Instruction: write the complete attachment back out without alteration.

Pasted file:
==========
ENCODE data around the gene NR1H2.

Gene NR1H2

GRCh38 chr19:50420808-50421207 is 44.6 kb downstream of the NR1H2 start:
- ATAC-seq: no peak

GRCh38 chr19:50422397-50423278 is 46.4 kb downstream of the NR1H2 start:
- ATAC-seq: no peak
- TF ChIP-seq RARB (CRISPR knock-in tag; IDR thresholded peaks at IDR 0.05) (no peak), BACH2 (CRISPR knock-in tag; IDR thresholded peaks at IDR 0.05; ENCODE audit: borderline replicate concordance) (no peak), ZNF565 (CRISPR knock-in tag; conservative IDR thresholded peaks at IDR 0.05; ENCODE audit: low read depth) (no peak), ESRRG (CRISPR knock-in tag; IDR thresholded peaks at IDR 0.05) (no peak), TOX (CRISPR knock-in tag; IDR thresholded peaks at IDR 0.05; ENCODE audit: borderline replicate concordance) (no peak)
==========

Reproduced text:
ENCODE data around the gene NR1H2.

Gene NR1H2

GRCh38 chr19:50420808-50421207 is 44.6 kb downstream of the NR1H2 start:
- ATAC-seq: no peak

GRCh38 chr19:50422397-50423278 is 46.4 kb downstream of the NR1H2 start:
- ATAC-seq: no peak
- TF ChIP-seq RARB (CRISPR knock-in tag; IDR thresholded peaks at IDR 0.05) (no peak), BACH2 (CRISPR knock-in tag; IDR thresholded peaks at IDR 0.05; ENCODE audit: borderline replicate concordance) (no peak), ZNF565 (CRISPR knock-in tag; conservative IDR thresholded peaks at IDR 0.05; ENCODE audit: low read depth) (no peak), ESRRG (CRISPR knock-in tag; IDR thresholded peaks at IDR 0.05) (no peak), TOX (CRISPR knock-in tag; IDR thresholded peaks at IDR 0.05; ENCODE audit: borderline replicate concordance) (no peak)